Will the Poor Always Be with Us?

It’s not uncommon, when you’re someone interested in “social justice,” to have this pericope thrown at you: Now when Jesus was in Bethany in the house of Simon the leper, a woman came up to him with an alabaster jar of costly perfumed oil, and poured it on his head while he was reclining at [Read More…]

The First Are Always Last

Thus, the last will be first, and the first will be last. (Matthew 20:16) A lot hinges on “will.” Here we have a future tense verb, an implication that, in some distant time, probably in Heaven, but maybe sooner, the first will get their comeuppance even as the last trot into their rightful place. Excuse [Read More…]

Catholicism is Struggle

Amazing grace, how sweet the sound, etc. I have the pleasure of taking part in an ecumenical discussion group for Christian graduate students from universities across the United States. Several of us are Catholics, there’s an Anglican or two, some other Protestants—all in all a good mix. In particular, yesterday, we discussed the Catholic Reformation [Read More…]

Pray at Your Own Peril

When I first began practicing the Faith (poorly), I printed out some Bible verses during Lent so that I could put them up on my wall. My choice was, to say the least, odd. And yet, revisiting these words a few years later, I cannot feel that there are any more appropriate for Lent. I [Read More…]

The Nothingness of Lent

Lent, East and West, begins with a supposition: we are broken beings in need of forgiveness. Whether it’s the eponymous ashes of the coming Wednesday or the forsaking of meat, dairy, and everything else worth eating practiced by others, the Lenten Season is intended to enjoin repentance among us. And repentance presupposes a need for [Read More…]

Being Forgiven

Last night the deacon’s homily emphasized the reciprocal nature of forgiveness: we forgive so that we ourselves may be forgiven. Without question, this is a beautiful sentiment. But we typically only understand it in one direction: if I forgive others, I will be forgiven by the Lord, my god. Again, lovely, and probably the hardest [Read More…]

Our Daily Bread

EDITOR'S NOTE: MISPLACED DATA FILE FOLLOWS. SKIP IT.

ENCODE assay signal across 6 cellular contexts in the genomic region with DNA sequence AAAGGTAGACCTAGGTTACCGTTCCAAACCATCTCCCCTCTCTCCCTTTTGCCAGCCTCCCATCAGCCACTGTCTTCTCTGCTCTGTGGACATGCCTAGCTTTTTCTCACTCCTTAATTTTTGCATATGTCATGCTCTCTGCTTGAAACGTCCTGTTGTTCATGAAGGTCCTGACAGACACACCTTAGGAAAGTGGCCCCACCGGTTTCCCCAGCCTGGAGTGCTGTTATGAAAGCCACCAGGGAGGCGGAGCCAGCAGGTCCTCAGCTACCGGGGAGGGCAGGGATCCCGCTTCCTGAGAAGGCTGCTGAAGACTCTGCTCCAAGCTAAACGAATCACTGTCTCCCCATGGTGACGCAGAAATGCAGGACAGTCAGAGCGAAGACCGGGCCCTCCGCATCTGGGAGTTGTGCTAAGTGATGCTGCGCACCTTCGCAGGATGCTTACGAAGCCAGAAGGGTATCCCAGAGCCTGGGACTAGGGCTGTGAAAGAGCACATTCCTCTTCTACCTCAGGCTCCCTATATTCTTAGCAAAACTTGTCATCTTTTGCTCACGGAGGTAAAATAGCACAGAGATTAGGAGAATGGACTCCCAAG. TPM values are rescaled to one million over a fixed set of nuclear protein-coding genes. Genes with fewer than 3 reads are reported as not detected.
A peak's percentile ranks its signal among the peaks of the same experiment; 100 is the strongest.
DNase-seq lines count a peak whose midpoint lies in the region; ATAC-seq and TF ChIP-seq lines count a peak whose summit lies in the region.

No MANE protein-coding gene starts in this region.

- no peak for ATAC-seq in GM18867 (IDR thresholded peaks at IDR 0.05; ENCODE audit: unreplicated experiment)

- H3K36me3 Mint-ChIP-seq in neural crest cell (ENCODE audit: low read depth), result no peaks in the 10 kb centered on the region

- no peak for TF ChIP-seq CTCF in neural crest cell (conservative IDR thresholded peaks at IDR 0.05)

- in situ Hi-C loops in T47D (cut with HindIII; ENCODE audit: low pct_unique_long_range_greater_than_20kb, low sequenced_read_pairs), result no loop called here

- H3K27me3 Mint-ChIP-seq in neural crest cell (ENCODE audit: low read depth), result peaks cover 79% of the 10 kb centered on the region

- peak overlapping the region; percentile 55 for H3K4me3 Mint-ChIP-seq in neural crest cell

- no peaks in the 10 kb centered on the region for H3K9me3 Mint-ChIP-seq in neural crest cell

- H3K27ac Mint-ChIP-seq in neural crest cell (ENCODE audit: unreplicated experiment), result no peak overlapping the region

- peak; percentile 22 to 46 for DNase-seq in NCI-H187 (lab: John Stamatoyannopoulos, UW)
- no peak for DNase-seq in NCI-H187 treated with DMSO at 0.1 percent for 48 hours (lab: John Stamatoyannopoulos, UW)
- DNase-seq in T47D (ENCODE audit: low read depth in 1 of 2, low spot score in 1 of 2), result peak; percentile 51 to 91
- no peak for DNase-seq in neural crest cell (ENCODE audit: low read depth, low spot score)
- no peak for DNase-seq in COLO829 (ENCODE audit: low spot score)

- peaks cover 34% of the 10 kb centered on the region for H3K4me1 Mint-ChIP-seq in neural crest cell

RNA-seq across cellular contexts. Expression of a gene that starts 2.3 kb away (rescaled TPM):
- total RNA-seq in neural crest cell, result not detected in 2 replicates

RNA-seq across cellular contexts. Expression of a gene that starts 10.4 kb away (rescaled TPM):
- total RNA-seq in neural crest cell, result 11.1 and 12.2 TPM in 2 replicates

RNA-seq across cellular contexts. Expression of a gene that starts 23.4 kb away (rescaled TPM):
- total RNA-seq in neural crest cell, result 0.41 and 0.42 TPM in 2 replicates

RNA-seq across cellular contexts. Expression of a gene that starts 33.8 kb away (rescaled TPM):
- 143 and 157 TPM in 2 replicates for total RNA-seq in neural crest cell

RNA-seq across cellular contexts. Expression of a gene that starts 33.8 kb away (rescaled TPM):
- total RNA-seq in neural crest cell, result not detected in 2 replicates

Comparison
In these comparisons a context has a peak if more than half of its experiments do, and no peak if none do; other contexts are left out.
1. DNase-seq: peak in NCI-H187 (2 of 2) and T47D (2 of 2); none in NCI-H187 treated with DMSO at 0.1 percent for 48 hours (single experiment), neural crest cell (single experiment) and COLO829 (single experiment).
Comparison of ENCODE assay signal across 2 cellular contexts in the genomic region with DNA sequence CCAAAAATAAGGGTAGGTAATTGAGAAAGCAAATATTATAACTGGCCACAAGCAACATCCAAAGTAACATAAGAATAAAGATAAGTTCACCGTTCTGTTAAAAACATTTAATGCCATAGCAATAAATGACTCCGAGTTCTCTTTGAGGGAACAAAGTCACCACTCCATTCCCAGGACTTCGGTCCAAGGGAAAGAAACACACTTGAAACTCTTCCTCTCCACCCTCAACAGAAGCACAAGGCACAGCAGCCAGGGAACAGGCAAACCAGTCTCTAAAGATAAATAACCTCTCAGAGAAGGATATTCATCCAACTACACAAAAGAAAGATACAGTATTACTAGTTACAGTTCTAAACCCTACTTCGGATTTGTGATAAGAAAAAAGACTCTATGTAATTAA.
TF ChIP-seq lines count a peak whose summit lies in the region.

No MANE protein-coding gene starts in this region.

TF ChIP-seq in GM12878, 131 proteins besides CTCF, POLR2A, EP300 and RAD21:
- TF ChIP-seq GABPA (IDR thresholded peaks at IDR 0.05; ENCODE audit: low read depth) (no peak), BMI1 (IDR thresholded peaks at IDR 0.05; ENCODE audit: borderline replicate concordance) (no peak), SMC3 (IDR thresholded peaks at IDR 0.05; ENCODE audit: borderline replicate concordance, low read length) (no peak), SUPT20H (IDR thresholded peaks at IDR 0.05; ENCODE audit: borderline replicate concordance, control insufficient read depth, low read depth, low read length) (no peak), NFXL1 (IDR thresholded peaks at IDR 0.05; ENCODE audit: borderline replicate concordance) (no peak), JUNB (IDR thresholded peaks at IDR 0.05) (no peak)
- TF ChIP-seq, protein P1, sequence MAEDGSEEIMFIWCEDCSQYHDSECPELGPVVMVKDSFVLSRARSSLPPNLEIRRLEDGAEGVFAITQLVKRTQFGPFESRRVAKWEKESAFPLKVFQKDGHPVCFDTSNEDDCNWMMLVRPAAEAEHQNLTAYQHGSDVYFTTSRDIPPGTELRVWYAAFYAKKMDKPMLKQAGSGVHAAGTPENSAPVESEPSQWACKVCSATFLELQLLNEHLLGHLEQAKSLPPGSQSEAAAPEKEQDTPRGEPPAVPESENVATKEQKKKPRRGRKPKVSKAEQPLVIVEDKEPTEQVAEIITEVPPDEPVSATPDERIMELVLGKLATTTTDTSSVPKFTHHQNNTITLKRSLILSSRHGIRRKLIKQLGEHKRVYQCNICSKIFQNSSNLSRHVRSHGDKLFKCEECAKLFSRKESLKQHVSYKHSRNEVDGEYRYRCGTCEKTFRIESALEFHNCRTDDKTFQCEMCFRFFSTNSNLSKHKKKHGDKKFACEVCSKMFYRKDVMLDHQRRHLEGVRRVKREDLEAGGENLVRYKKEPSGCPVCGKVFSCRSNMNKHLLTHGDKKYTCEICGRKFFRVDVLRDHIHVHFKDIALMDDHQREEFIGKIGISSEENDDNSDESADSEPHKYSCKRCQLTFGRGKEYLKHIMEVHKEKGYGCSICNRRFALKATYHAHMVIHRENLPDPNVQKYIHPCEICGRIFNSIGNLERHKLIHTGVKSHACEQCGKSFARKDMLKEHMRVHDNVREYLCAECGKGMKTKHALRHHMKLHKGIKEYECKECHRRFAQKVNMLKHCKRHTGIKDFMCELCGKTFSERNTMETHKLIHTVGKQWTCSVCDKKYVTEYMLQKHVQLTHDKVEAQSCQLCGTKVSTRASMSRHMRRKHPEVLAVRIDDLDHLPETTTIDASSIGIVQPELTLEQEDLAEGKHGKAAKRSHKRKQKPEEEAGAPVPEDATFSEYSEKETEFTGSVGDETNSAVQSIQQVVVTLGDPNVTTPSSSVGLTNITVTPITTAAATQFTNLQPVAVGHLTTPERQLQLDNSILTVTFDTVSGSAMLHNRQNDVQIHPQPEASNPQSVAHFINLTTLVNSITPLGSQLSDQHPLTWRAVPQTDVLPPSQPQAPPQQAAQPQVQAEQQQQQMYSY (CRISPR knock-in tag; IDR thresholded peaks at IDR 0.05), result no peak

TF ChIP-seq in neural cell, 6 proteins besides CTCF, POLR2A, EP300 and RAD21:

Not the Eucharist. I recall being in third grade, given an assignment to visualize the “Our Father;” particularly, we were told to write individual lines from the prayer on construction paper, weaved ‘round with depictions of their content. “Our Father, who art in heaven” might have yielded a smiling, bearded man looking down from on [Read More…]

Empty Traditionalism

Whoever is versed in the jargon does not have to say what he thinks, does not even have to think it properly. The jargon takes over this task. – Theodor Adorno This is not a hit job. A hit job would be un-critical defamation of “Traditionalist” philosophy, a takedown with no advice, the always-stale, but [Read More…]

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The Sensuous Catholic Body

This one will be short, because my point is singular: American Catholics must avoid the Protestantization of the body. This is a pressing concern for me because I’ve met so many (especially young) Catholics who feel a need to give up everything upon entering the Church, as if all things were unclean for the Christian [Read More…]

A Catholic Leftism?

Lots of people seem to think the “Catholic Left” is a contradiction in terms. Surely some 19th-century bishops looked with suspicion upon socialists, social democrats, and the like who peopled their flocks. Today a portion of U.S. Catholics bandy about the word “Leftist” to the point of near total confusion. From Hillary Clinton to Bernie [Read More…]

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